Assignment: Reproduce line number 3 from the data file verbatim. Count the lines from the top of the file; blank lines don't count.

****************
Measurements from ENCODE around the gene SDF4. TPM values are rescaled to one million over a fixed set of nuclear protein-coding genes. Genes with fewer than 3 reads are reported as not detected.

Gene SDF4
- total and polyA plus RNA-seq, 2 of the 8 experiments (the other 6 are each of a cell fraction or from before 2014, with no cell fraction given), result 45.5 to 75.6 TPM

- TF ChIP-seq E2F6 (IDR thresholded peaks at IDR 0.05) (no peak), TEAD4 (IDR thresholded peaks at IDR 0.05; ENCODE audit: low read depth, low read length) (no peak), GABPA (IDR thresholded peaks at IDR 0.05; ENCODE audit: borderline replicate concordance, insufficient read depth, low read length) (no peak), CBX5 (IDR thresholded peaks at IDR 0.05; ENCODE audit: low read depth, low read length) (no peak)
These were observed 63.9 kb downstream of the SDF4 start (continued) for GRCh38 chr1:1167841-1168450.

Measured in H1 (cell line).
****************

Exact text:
- total and polyA plus RNA-seq, 2 of the 8 experiments (the other 6 are each of a cell fraction or from before 2014, with no cell fraction given), result 45.5 to 75.6 TPM